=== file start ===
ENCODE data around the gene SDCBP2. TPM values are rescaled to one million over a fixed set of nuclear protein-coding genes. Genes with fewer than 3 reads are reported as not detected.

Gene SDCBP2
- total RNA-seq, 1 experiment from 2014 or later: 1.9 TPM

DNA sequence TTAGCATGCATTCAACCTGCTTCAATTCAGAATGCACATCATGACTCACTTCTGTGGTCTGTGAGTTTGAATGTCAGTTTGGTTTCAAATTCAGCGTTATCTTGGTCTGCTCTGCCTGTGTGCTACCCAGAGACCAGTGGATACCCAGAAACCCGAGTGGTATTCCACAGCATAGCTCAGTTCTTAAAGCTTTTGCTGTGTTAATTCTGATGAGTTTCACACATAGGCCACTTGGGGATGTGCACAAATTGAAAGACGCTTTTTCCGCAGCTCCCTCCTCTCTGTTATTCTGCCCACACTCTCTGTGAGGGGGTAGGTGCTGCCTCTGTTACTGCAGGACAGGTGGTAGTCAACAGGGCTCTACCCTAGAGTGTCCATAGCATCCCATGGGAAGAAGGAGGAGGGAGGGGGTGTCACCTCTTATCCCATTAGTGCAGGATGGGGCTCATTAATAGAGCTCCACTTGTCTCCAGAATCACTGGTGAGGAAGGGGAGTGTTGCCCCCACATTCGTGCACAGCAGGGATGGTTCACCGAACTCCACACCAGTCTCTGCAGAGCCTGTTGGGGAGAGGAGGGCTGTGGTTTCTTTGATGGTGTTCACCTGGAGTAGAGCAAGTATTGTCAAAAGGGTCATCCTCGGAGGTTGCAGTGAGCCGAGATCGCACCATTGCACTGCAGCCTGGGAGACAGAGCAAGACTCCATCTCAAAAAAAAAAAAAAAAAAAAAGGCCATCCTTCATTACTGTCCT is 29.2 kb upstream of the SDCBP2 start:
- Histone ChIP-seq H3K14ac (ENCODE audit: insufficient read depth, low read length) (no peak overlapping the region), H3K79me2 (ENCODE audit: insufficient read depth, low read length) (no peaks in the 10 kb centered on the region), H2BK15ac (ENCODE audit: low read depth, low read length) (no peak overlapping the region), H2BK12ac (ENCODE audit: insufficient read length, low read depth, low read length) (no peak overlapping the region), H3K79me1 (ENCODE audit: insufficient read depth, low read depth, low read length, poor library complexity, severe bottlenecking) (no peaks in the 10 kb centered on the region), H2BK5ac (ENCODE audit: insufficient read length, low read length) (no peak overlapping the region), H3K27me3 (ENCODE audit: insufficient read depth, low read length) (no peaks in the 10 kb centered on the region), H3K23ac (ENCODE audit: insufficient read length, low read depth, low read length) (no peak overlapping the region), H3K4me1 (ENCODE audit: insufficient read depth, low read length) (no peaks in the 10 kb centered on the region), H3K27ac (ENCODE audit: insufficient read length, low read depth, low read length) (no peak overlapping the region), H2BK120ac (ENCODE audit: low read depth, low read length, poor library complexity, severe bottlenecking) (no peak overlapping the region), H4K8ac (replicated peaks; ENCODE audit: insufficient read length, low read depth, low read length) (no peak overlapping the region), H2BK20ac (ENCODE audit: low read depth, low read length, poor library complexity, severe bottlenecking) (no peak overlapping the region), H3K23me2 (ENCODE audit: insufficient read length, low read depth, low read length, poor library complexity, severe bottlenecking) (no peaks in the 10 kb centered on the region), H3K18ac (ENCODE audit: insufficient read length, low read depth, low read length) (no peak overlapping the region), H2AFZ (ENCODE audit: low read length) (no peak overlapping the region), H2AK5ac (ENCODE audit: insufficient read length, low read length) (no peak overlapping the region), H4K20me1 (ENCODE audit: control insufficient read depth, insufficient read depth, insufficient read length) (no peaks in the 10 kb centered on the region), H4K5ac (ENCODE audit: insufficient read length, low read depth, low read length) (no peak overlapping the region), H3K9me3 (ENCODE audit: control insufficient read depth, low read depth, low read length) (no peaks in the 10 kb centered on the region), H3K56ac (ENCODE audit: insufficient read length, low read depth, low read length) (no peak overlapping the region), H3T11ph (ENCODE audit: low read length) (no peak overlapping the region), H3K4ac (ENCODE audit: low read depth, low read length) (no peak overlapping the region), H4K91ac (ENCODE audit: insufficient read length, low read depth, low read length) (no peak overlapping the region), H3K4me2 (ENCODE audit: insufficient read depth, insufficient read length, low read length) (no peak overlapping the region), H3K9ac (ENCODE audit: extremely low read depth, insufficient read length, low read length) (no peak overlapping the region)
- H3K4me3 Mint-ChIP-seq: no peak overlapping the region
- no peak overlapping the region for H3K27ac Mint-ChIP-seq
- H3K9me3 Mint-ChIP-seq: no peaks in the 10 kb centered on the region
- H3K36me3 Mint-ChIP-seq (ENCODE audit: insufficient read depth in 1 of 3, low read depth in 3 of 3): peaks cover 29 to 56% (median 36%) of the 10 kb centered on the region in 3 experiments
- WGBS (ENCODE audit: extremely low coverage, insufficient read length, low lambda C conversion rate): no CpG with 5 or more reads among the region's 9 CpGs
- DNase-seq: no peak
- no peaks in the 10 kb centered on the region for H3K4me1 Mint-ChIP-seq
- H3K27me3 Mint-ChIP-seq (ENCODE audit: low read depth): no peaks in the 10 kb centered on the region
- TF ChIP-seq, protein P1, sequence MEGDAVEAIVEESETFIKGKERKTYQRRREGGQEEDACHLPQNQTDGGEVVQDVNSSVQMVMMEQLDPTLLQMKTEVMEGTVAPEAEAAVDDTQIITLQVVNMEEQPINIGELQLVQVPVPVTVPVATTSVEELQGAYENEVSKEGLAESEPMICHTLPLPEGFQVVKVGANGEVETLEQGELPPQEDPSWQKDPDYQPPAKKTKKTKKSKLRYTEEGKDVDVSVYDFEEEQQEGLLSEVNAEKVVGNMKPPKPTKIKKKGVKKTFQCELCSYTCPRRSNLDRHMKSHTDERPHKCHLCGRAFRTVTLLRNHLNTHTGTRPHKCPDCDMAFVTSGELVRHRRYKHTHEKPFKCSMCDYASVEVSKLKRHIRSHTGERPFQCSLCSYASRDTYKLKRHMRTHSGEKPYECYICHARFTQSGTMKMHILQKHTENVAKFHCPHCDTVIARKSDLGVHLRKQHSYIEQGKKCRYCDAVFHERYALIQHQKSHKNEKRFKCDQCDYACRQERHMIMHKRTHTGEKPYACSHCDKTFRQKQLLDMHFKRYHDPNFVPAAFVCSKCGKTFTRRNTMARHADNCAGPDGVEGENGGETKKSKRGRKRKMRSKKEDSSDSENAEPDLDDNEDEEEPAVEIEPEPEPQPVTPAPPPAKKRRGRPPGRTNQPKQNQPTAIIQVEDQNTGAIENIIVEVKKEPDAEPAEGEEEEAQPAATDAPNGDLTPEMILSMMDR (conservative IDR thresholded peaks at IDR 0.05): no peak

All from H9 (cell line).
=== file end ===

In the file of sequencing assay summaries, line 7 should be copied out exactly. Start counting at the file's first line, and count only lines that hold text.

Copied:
- no peak overlapping the region for H3K27ac Mint-ChIP-seq